Burlington, Vt., also commanded a splendid company, in perfect uniform and equipment. His men had asked to be given the front hi the advance on the enemy, and their request was granted. They were in line farther on the road, going through their manual and platoon drills, and showing by their motions that they were well disciplined soldiers. Another company, under command of Capt. J. J. Monahan, was still nearer the Canadian front. Col. Humphrey Sullivan, of Boston; Col. Brown, of Lawrence, Mass.; Major Chas. Carlton of Burlington, Vt.; Capt. John Fitzpatrick, of Bridgeport, Conn.; Capt. Carey of Fort Edward, and many others were also present. Of the above-named officers the name of Capt. John Fitzpatrick should be especially mentioned for personal bravery, shown in the course of the day.
General O'Neill told your reporter that he knew that the Canadians had taken up a position, and were prepared for him in force. He said he meant to draw their fire, and find their strength and position; and then he would know whether a project he entertained was feasible or not.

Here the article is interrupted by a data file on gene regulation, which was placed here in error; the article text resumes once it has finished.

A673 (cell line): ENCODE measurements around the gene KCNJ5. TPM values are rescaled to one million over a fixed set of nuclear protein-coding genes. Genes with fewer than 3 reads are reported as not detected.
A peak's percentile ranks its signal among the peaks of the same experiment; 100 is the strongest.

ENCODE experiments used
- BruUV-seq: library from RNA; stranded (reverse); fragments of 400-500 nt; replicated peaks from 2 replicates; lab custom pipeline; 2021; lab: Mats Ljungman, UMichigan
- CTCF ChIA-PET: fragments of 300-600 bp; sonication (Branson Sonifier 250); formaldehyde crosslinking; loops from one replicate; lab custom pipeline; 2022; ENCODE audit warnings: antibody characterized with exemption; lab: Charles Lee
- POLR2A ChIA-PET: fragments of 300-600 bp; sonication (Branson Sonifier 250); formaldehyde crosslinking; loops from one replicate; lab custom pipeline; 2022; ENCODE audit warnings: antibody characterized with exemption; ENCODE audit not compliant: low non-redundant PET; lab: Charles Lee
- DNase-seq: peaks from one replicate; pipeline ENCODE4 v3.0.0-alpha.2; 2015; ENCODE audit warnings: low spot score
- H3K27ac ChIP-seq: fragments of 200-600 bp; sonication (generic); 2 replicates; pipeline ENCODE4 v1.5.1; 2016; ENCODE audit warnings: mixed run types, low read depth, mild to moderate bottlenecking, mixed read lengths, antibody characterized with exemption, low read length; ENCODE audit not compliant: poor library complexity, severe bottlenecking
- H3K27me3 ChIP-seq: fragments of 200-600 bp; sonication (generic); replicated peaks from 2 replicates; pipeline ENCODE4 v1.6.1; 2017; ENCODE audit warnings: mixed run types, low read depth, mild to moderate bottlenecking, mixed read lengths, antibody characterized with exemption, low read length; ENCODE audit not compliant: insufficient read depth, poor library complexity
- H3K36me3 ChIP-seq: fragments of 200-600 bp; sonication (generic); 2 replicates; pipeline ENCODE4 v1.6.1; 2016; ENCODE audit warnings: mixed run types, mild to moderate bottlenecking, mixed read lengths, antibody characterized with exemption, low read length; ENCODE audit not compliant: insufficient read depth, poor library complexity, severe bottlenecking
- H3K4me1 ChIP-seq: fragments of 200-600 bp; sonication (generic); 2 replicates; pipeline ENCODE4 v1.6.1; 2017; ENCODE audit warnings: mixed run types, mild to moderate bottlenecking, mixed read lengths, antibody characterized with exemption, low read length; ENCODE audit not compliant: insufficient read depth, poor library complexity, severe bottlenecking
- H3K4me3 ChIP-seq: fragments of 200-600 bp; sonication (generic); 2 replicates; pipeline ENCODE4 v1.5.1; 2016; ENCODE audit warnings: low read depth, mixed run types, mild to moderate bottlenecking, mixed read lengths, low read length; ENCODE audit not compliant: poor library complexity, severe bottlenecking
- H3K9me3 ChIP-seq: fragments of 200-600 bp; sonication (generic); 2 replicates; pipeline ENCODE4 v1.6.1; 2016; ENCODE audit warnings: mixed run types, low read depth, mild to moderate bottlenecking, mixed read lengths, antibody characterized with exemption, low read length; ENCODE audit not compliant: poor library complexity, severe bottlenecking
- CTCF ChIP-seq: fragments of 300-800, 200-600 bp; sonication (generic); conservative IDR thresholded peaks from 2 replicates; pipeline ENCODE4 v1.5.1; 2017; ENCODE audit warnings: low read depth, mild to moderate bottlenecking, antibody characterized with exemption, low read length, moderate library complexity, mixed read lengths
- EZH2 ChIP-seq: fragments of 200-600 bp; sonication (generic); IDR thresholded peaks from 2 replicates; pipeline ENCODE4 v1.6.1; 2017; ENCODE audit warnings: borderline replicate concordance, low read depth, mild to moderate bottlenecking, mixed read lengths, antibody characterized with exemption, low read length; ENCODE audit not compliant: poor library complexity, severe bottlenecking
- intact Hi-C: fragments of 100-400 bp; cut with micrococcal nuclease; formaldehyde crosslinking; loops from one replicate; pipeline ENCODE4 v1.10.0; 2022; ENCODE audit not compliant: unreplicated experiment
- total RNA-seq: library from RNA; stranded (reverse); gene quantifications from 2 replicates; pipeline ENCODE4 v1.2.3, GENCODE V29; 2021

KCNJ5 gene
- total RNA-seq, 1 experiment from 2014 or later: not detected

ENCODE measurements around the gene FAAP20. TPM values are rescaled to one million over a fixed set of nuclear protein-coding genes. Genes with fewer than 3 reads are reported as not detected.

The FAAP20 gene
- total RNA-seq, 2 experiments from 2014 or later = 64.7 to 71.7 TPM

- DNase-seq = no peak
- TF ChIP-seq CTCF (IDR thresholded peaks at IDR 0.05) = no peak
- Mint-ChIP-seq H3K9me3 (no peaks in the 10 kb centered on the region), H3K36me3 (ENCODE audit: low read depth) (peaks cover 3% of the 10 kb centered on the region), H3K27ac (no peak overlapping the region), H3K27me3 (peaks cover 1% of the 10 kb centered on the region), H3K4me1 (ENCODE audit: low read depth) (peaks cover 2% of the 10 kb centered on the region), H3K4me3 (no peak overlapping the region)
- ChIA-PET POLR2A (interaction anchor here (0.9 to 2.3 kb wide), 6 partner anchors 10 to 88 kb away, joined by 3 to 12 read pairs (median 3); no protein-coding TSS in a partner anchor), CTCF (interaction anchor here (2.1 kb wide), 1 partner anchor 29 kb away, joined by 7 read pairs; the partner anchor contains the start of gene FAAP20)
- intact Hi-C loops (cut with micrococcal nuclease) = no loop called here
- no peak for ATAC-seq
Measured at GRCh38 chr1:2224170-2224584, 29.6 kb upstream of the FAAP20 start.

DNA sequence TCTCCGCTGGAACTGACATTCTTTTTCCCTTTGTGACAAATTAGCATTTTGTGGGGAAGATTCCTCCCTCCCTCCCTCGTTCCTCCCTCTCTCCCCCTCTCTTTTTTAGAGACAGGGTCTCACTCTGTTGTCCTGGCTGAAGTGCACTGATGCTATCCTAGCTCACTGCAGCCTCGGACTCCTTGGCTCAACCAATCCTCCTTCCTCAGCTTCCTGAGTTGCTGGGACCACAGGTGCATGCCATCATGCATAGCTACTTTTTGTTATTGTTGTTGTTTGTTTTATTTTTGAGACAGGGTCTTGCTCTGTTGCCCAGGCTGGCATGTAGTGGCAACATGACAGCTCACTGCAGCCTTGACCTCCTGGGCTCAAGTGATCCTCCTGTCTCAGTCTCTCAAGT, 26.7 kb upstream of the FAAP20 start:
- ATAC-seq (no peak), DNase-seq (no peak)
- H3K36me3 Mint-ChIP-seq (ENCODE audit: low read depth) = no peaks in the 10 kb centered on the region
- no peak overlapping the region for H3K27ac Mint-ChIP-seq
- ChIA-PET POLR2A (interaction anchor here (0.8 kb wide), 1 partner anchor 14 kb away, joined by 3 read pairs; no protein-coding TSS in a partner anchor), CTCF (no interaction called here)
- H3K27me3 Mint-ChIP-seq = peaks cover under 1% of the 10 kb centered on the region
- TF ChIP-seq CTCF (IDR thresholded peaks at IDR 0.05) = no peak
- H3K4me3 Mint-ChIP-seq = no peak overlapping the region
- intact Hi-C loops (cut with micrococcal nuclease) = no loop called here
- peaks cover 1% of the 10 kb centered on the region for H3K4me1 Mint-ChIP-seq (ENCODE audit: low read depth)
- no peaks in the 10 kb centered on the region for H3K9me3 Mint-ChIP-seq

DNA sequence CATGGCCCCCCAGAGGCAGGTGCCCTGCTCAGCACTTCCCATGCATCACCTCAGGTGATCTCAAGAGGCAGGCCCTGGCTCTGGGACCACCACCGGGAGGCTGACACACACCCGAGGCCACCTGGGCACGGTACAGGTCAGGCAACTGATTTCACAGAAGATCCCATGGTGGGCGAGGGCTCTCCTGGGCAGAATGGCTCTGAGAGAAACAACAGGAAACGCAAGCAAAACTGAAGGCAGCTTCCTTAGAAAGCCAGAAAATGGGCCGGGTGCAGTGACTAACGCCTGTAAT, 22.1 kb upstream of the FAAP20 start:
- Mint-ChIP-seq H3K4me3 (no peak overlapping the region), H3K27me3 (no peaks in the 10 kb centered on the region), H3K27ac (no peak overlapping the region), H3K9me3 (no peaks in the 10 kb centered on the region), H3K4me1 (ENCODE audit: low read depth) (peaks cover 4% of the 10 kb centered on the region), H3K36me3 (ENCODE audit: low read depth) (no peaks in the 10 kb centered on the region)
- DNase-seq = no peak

At eleven o'clock. Gen. George P. Foster, United States Marshal for Vermont, arrived at the encampment. The guard which the Fenians had posted had orders to stop all carriages and traffic on the road; and according to orders the Fenian sentinel told the marshal to "halt." Gen. Foster immediately told Gen. Donnelly that this must not continue, as they were breaking the laws of the United States. The guard was accordingly withdrawn, and the teams were allowed to pass. General Foster then formally ordered O'Neill to desist from his "unlawful proceeding." The order was coolly received by Gen. O'Nelll, who then, in a low tone, spoke a few words to Gen. Donnelly. Donnelly went forward and ordered the men to "fall in." In a few minutes the entire Fenian force was in column of fours, with fixed bayonets and shouldered rifles, ready for their general to give the word "Advance!"
General O'Neill, putting himself at the head of his troops, addressed them.
The line of road which the column had to march was narrow and hilly. The distance to the line was about a mile, but the Canadian front would not be visible until they had ascended the last hill, at the base of which ran a small brook. About eighteen rods on the American side of the brook was a post marking the boundary line. The troops marched steadily and well, but they certainly did not think that they would be engaged as soon as they were. Gen. Foster, the United States Marshal, who had driven over the line and visited the Canadian forces, now returned, meeting the Fenians on their advance. He told them as soon as they cleared the hill the Canadians would Are on them. Many teams were on the road, but at this news they disappeared very quickly. The Fenians were in good spirits, and when they heard the